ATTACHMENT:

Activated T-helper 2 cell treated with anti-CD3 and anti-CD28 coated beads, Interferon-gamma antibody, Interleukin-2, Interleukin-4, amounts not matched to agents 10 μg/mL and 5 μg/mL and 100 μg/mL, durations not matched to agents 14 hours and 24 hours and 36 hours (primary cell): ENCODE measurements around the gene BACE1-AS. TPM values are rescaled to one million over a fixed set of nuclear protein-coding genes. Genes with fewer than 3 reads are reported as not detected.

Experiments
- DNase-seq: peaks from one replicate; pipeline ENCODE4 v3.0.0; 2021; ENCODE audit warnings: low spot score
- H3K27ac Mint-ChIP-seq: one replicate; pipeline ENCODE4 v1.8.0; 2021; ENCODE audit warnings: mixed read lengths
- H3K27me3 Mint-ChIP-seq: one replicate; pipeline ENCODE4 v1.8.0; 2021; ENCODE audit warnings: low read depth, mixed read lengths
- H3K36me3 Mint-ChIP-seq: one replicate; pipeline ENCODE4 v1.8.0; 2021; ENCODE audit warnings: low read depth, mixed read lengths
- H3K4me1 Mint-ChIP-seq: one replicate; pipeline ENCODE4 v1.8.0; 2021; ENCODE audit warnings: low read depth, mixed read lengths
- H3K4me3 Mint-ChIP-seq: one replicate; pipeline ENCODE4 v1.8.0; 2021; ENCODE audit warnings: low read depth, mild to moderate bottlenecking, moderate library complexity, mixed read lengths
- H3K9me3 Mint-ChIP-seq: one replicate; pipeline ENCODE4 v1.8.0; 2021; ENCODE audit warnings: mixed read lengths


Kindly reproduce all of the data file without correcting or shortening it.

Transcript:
Activated T-helper 2 cell treated with anti-CD3 and anti-CD28 coated beads, Interferon-gamma antibody, Interleukin-2, Interleukin-4, amounts not matched to agents 10 μg/mL and 5 μg/mL and 100 μg/mL, durations not matched to agents 14 hours and 24 hours and 36 hours (primary cell): ENCODE measurements around the gene BACE1-AS. TPM values are rescaled to one million over a fixed set of nuclear protein-coding genes. Genes with fewer than 3 reads are reported as not detected.

Experiments
- DNase-seq: peaks from one replicate; pipeline ENCODE4 v3.0.0; 2021; ENCODE audit warnings: low spot score
- H3K27ac Mint-ChIP-seq: one replicate; pipeline ENCODE4 v1.8.0; 2021; ENCODE audit warnings: mixed read lengths
- H3K27me3 Mint-ChIP-seq: one replicate; pipeline ENCODE4 v1.8.0; 2021; ENCODE audit warnings: low read depth, mixed read lengths
- H3K36me3 Mint-ChIP-seq: one replicate; pipeline ENCODE4 v1.8.0; 2021; ENCODE audit warnings: low read depth, mixed read lengths
- H3K4me1 Mint-ChIP-seq: one replicate; pipeline ENCODE4 v1.8.0; 2021; ENCODE audit warnings: low read depth, mixed read lengths
- H3K4me3 Mint-ChIP-seq: one replicate; pipeline ENCODE4 v1.8.0; 2021; ENCODE audit warnings: low read depth, mild to moderate bottlenecking, moderate library complexity, mixed read lengths
- H3K9me3 Mint-ChIP-seq: one replicate; pipeline ENCODE4 v1.8.0; 2021; ENCODE audit warnings: mixed read lengths